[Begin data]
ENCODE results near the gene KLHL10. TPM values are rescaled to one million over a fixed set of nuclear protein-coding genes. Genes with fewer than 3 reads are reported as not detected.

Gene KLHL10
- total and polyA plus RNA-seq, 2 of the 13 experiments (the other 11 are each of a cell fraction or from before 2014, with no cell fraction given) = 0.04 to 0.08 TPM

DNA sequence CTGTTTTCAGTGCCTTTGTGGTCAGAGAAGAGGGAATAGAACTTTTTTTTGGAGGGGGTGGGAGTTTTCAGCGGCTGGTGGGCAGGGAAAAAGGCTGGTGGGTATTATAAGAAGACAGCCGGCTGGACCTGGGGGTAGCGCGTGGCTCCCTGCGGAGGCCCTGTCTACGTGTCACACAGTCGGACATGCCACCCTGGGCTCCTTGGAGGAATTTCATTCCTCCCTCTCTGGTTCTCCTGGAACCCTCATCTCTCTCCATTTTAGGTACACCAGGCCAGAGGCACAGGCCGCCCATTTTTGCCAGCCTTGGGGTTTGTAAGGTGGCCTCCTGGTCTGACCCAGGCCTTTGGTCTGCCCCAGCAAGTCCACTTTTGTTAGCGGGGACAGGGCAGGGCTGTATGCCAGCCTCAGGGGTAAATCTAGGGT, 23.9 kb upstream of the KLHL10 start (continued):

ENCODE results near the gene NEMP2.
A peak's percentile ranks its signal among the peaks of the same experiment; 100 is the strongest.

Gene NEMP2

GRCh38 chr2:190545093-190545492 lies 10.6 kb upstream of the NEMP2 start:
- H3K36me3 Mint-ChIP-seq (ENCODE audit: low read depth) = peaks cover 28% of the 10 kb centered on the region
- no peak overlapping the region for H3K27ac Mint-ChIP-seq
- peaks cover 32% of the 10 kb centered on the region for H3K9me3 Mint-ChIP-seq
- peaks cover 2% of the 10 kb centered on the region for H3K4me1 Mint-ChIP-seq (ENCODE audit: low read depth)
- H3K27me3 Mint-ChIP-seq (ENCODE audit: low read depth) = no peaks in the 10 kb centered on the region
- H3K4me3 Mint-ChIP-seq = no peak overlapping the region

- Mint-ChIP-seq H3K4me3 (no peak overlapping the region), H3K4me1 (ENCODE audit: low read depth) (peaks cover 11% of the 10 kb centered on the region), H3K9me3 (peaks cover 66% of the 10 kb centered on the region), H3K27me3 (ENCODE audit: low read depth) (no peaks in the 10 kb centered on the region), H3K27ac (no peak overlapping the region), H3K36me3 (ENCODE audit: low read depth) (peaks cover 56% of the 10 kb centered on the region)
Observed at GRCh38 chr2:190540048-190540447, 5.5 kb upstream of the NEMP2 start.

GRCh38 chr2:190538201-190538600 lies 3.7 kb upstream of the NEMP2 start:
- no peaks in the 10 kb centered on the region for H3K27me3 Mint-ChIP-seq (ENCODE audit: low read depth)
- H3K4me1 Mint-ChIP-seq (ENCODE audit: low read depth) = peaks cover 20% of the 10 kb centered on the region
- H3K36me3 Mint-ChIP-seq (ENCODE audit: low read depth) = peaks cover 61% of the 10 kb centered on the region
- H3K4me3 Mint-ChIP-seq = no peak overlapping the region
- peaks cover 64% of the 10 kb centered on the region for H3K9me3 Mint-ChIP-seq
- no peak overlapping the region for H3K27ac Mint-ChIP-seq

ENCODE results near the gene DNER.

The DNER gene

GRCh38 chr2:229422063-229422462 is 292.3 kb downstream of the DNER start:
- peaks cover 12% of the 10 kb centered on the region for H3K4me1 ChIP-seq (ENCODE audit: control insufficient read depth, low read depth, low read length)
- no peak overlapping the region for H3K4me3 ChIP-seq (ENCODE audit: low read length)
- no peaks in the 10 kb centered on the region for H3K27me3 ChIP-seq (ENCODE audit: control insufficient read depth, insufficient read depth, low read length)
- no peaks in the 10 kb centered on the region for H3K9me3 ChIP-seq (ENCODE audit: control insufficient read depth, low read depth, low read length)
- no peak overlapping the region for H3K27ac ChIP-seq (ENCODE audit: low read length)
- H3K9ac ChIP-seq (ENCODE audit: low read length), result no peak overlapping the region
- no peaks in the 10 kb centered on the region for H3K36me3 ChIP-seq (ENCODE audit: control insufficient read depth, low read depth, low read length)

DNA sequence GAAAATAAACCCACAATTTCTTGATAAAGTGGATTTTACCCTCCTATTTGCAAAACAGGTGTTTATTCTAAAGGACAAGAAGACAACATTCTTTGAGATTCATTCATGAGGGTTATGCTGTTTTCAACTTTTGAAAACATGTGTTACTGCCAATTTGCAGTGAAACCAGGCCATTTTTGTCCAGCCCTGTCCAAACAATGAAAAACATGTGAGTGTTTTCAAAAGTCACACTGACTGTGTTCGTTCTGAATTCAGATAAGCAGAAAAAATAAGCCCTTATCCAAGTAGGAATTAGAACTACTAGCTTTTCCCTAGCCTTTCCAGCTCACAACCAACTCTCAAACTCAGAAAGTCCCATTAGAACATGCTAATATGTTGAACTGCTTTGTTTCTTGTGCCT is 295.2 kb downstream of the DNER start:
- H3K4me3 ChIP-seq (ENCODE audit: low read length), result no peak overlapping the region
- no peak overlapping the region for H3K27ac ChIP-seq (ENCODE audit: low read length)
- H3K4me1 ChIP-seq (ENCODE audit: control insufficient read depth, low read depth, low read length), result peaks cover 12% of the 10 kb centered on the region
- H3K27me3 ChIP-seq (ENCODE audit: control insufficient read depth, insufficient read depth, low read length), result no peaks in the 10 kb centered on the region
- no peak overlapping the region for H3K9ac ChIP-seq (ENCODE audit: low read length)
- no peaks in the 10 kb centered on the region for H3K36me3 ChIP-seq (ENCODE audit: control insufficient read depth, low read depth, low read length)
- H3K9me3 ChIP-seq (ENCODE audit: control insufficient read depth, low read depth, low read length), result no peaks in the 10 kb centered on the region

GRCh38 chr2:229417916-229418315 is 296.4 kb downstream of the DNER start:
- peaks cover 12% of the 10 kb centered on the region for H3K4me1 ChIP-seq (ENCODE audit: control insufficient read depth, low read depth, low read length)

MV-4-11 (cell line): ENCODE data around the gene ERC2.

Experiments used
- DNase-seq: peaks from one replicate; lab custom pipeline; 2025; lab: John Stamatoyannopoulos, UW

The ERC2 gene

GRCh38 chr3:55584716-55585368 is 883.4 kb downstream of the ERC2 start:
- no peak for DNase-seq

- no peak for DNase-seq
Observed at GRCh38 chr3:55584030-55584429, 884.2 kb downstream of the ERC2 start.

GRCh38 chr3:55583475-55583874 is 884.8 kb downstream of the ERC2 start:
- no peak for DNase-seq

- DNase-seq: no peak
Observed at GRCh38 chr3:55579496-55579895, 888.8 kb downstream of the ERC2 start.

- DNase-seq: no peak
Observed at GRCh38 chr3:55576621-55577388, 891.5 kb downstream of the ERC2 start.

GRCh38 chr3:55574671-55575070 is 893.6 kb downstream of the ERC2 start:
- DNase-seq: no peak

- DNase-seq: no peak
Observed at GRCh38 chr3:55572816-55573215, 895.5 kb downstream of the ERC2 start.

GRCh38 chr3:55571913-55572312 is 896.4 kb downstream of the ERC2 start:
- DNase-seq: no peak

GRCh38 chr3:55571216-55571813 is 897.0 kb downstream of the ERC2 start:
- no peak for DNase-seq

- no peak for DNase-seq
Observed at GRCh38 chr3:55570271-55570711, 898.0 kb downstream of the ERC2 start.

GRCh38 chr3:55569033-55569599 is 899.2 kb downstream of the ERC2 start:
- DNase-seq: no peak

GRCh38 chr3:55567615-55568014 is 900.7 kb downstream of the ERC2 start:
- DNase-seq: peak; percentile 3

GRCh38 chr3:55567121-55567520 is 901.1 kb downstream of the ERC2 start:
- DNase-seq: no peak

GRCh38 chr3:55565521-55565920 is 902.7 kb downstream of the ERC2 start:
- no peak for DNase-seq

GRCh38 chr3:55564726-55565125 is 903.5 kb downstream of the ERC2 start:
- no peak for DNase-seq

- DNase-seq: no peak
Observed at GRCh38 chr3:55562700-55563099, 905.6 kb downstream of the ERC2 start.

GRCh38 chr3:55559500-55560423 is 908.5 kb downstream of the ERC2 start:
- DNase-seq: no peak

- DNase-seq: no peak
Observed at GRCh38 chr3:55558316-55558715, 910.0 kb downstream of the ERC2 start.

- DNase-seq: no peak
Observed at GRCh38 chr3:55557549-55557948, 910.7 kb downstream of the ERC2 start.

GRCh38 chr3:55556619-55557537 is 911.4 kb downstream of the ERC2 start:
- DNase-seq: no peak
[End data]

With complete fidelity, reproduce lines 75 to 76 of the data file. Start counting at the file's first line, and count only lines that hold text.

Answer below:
- no peak for DNase-seq

GRCh38 chr3:55564726-55565125 is 903.5 kb downstream of the ERC2 start: